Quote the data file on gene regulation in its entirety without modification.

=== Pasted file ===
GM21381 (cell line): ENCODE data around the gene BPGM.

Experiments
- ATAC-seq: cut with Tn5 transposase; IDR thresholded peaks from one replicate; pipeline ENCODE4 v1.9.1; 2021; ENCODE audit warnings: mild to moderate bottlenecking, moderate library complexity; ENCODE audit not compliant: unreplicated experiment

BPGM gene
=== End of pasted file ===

GM21381 (cell line): ENCODE data around the gene BPGM.

Experiments
- ATAC-seq: cut with Tn5 transposase; IDR thresholded peaks from one replicate; pipeline ENCODE4 v1.9.1; 2021; ENCODE audit warnings: mild to moderate bottlenecking, moderate library complexity; ENCODE audit not compliant: unreplicated experiment

BPGM gene